The other problem of the capitalistic-market economic system is capital’s lust for continuous ever growing yield, while it pushes the system to necessity for ever growing economic output and performance, without consideration, if this economic growth brings additional value to the standard of living of the population or rather reduces it. This results need for increased productivity, that if not in correlation with level of aggregate demand necessarily brings disruption in economic balance, and with it unemployment.
    The capitalistic-free market system is based in principle on many competing fragmented economic entities, whose goals are profit and ever increasing market share. This goals many times brings very short term planning to the entity, many times for a one year period, between publishing the annual financial report. Also economic entities put very little attention to global effect their activities cause. This brings the phenomena of neglecting long term ecological impact on environment, or health issues, as in the case of tobacco companies.
    Other issue for consideration is the need of the system to encourage continuously consumption not always for the advantage of the consumer, by different tools of deception, like false but mainly dis-informative advertisements, consumers credits, that often brings the consumers to exceed their consumption beyond their needs and means and many others.

    The main problem of the capitalistic-free market economic system is lack of built in instruments in the system to put in consideration the long term problems of the human kind, and has no respect to human needs beyond the needs caused by immediate urge to possess and consume.

  4. ianmillerblog Says:

    Great essay. My one question relates to the last sentence – I think it is a little early to find the answer, but I believe that the predominance of the US is at least in part because of its size and wealth.

    Your comment about the creation of ideas is interesting. Maybe this will inspire me??

    • Patrice Ayme Says:

      Thanks Ian! Yes, of course, size plays a role, like in all serious empires. And wealth is in no small fashion due to fossil fuels. The USA is still number one of fossil fuels, more than 150 years later…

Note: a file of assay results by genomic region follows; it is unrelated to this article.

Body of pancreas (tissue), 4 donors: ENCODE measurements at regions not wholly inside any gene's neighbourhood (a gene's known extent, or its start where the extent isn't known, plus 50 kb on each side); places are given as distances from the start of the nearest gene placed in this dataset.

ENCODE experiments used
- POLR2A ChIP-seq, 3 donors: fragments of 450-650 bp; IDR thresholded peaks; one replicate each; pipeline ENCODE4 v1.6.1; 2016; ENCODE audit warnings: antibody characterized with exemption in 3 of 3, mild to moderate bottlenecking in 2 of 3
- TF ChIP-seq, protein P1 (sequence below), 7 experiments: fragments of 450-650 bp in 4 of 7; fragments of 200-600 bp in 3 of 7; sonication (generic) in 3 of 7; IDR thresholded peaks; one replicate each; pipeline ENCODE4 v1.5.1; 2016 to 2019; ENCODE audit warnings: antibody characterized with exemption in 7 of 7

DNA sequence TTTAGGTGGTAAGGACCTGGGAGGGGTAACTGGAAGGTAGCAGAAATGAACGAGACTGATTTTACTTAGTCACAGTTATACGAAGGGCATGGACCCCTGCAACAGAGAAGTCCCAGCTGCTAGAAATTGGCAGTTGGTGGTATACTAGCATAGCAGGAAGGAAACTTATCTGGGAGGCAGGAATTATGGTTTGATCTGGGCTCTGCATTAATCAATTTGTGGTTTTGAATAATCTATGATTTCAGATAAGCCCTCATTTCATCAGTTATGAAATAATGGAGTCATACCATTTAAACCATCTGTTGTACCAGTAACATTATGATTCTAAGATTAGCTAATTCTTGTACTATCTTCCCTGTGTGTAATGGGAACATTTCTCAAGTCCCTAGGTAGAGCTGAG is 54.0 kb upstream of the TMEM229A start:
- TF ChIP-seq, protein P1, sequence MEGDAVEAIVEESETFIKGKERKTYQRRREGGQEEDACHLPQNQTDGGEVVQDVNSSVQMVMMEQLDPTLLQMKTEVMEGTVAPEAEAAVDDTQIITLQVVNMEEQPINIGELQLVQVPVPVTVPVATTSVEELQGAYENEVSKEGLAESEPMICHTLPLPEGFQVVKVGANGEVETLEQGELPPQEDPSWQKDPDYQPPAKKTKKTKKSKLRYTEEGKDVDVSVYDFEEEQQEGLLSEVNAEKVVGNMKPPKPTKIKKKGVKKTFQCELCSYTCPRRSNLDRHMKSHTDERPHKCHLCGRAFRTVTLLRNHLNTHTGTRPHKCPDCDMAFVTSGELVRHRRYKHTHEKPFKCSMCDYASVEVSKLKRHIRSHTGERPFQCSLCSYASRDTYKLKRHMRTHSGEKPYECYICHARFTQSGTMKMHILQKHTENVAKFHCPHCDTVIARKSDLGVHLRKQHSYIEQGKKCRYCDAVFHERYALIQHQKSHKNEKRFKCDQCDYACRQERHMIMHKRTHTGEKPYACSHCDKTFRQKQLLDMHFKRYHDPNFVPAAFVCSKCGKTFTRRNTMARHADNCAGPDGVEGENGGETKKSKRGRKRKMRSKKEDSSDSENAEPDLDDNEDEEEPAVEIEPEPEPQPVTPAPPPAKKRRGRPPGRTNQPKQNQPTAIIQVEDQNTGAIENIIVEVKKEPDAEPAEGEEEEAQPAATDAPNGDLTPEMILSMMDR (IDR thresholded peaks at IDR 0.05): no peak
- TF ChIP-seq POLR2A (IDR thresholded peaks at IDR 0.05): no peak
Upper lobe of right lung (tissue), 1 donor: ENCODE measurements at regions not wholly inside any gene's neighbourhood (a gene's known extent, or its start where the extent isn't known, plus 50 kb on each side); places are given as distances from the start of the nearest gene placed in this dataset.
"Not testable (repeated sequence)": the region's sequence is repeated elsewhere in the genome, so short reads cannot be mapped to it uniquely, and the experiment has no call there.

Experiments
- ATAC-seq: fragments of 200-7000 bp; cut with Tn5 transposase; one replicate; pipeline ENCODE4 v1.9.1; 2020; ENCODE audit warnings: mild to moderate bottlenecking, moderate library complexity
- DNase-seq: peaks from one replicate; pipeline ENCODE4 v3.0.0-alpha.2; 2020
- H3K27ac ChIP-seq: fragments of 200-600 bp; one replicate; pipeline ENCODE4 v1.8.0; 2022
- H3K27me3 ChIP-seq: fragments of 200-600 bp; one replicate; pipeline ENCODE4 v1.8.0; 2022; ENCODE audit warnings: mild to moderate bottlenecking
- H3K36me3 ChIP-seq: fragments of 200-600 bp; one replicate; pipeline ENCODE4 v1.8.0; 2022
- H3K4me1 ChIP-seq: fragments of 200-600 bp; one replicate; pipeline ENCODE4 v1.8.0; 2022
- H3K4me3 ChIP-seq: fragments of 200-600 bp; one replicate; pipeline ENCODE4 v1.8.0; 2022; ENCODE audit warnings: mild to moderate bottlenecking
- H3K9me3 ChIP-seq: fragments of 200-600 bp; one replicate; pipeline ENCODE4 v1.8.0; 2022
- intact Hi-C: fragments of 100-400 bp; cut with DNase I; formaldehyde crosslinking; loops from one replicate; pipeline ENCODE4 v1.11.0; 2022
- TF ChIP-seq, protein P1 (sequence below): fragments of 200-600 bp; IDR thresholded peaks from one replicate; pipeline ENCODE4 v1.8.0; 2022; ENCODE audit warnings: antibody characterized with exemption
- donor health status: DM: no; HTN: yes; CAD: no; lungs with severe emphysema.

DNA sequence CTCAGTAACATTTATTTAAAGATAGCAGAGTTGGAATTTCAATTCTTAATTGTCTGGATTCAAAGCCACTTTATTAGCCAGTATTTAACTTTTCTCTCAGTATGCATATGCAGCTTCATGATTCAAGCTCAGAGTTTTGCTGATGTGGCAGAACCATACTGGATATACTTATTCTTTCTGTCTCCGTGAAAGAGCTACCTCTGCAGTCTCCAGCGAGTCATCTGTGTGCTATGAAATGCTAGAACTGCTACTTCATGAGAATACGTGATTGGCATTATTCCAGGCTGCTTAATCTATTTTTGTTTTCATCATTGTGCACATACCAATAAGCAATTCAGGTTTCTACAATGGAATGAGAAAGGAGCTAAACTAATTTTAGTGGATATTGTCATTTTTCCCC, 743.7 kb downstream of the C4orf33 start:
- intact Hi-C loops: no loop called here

5. pshakkottai Says:

    The govt and people are on opposite sides of the money balance. The purpose of a democratic govt is to serve all its citizens and therefore the people have allowed their govt to create money for their exclusive benefit. Service is the only motive for govt. Fiscal DEFICIT is created money.

    The balance is


    No body else is allowed to create money except banks with the backing of govt, a subsidy to bankers.

    People, businesses and states are not allowed to create money. They have to earn it or be given money by the federal govt. Which is why profit is the only motive for businesses.

    Taxation is needed to keep plutocracy in check. Taxation is not needed to supply money to a govt that creates money. It has no value to the Federal Govt. It has value only to the private sector which is only a money-user. Plutocracy has a history of killing democracy as in being the cause of decline and fall of Rome and earlier Greece.

    In size USA has a big economy but in the end corruption and plutocracy will prevail. You have seen this plot before.


    • pshakkottai Says:

      The economy is half socialist and half free enterprise (red = blue and green) exactly.

    • Patrice Ayme Says:

      We agree, Partha, especially about taxation.
      Taxation’s fundamental and irreplaceable role, is to keep plutocracy in check. Absent the taxation of plutocrats as is the case now for most jurisdictions, worldwide, is an installation of ever greater plutocracy… And why 2 plutocrats are front runners for the US presidency.